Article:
A bank by your porch
Village savings and loan groups help build small business in rural Malawi
In Chimbalanga, a small village in Malawi’s district of Zomba, a group of excited people from one of the local village savings and loan groups (VSLs), gather for their weekly bank n’khonde (bank by the porch) to discuss and decide on the financial transactions of the coming week. As is the case with many people in rural Malawi, these locals have very limited to no access to formal financial services, such as banks or microfinance institutions. Instead, they collectively support each other with saving money and offering loans within the VSL.
Across small rural communities in Malawi, VSLs help increase smallholder farmers’ ability to purchase food, agricultural inputs, invest in income-generating activities, cover the cost of education and health-related expenses.
In 2018, Margaret Laudon, a wife and mother of two, started participating in the UN World Food Programme (WFP) Food Assistance for Assets (FFA) initiative where in return for helping to build community assets she received US$20 (MK 14,000) per month to address her immediate food needs. As part of WFP’s integrated approach to resilience, FFA participants have the option of joining other activities within the broader resilience portfolio, such as VSLs. This is the case for Margaret who that same year joined the VSL group after learning from other members in the community on how the initiative changed their lives for the better.
“The cash I received from helping to build assets under FFA eased the burden of sourcing food for my family,” says Margaret. “I managed to feed my family, pay for my children’s education and invested my savings in the VSL.”
Recently, Margaret used part of her savings to purchase a water pump to help irrigate her small farm. As a source of additional income, she rents out her pump to other small holder farmers in her community.
In many cases, FFA is linked with the broader integrated resilience portfolio that offer participants the opportunity to engage in activities such as participatory climate services for agriculture, village savings and loans, and smallholder farmer agricultural market support.
Alinafe Magwela, a wife and mother of three, also recounts how the VSL helped her open a small business and purchase a bike. “My husband managed to improve his fish selling business because he is now able to ride the bike to lake Malawi to purchase dry fish,” explains Alinafe. “The last loan I took from the VSL helped me buy seeds for irrigation farming and I intend to pay the loan back from selling the surplus produce.”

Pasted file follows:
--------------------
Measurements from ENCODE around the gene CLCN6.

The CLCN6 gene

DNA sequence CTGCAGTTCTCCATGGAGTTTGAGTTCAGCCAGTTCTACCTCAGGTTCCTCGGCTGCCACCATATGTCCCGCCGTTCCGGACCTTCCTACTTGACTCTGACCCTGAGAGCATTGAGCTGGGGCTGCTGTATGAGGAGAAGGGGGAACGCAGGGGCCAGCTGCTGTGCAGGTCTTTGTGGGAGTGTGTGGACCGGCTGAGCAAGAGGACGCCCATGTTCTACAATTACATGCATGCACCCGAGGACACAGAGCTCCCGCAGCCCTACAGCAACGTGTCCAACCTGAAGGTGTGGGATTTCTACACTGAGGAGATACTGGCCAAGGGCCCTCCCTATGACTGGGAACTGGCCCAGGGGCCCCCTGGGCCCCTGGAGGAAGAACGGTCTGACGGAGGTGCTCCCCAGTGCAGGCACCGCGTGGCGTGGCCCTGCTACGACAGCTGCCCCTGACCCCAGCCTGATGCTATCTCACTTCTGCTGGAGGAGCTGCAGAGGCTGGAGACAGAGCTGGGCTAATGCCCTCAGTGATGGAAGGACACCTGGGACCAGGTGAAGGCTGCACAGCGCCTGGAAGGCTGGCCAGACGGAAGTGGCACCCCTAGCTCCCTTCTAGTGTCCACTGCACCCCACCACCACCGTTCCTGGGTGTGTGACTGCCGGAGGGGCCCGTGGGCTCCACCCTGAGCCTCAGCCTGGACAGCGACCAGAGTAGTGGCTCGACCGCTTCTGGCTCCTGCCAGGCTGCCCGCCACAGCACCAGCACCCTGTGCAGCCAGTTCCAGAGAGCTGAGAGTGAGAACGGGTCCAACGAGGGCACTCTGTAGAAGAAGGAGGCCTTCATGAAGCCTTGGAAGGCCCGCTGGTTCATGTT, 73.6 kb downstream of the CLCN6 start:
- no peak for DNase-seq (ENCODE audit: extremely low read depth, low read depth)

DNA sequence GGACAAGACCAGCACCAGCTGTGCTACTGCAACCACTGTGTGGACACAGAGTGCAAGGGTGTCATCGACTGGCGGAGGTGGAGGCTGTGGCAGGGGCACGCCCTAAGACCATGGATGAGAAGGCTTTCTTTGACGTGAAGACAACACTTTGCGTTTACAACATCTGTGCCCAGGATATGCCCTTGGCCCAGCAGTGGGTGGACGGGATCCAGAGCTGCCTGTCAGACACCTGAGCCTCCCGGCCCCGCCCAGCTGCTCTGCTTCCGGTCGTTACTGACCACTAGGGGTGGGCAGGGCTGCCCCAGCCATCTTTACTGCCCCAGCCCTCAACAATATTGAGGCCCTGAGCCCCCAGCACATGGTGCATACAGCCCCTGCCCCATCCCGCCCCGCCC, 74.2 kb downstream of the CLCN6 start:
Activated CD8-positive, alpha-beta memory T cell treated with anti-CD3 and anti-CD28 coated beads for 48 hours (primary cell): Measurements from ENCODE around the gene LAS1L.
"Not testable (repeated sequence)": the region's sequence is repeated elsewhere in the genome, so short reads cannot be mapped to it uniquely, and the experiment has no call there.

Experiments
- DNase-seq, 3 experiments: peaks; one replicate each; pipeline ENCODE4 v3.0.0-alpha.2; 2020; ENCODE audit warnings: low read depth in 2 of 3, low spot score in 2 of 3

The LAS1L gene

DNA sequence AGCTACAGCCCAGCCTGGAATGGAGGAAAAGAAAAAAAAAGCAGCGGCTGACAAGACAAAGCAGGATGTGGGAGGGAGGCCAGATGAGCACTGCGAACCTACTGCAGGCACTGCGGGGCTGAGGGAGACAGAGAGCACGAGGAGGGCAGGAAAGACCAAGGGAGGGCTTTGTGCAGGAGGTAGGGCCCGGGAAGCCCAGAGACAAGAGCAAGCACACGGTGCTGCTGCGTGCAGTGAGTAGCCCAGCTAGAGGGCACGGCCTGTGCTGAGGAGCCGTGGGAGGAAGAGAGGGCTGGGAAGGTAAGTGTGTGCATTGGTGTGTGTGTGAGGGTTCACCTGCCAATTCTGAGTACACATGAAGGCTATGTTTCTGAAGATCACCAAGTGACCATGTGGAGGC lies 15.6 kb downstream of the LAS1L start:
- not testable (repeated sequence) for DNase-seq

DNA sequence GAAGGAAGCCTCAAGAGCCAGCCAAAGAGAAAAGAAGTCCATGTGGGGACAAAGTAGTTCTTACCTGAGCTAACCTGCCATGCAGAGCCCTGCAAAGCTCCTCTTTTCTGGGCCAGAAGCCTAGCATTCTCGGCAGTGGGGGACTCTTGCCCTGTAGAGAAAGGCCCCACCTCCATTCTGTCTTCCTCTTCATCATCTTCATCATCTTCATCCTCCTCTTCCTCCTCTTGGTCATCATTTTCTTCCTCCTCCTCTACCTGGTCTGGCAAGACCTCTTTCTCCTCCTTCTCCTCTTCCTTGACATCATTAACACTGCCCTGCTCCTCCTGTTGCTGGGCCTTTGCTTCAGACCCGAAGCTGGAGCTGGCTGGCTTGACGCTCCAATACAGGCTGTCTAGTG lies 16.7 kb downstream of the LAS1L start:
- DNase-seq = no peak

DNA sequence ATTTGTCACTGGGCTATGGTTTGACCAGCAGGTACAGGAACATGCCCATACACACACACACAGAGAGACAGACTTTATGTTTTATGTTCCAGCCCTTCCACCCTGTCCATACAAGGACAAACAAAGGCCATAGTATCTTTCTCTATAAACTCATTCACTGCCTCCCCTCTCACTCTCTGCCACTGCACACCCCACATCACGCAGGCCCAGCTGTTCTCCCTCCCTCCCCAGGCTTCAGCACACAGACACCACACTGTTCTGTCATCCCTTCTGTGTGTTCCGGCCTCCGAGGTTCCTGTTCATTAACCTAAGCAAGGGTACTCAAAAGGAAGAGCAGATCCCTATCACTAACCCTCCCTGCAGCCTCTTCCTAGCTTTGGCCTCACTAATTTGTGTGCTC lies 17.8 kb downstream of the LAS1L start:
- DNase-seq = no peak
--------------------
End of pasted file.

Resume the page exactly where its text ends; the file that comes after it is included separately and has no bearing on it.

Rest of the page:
The VSL has empowered Alinafe and helped her improve her sense of self-worth. “Before joining the VSL, I had nothing, but now my life and even my appearance has changed because I am proud of what I have achieved.”
Promise Kamwendo participates in a Village Savings and Loan (VSL) group and has used this opportunity to secure small loans from selling goats and investing in the VSL to purchase seeds and fertilizer for her land. At the end of each year, she receives a pay-out from the group’s interests, which has allowed her to install a cement floor and iron roof on her house. She’s also opened a shop where people can buy their essential items and fresh vegetables.
“I have been able to use the income from the sale of goats and from the shop to pay school fees for my children,” says Promise with a smile.
Village Savings and Loans Groups are a popular model because they are community-based and any interest paid on loans goes back into the community. This model is simple, it is easy to understand and allows engagement with anyone regardless of their academic background. While women form most of the current VSL groups, men have also been increasingly joining.
Seen through the lens of the Sustainable Development Goals (SDGs), FFA is a powerful tool in efforts to achieve Goal 2: Zero Hunger. FFA restores degraded landscapes, expands the availability and diversity of food produced and consumed locally, and ensures that local food production and income-generating activities can continue through shocks and crises. Partner governments can also benefit from an improved capacity for food security and nutrition policies, strategies and programmes.
WFP Malawi’s livelihoods programme, is possible thanks to the generous support of its development partners (USA, United Kingdom, Germany, Flanders and Switzerland.In Malawi WFP focuses its resilience-building activities in eight priority districts (Balaka, Blantyre, Chikwawa, Machinga, Mangochi, Phalombe, Nsanje and Zomba).
Read more about WFP’s work in Malawi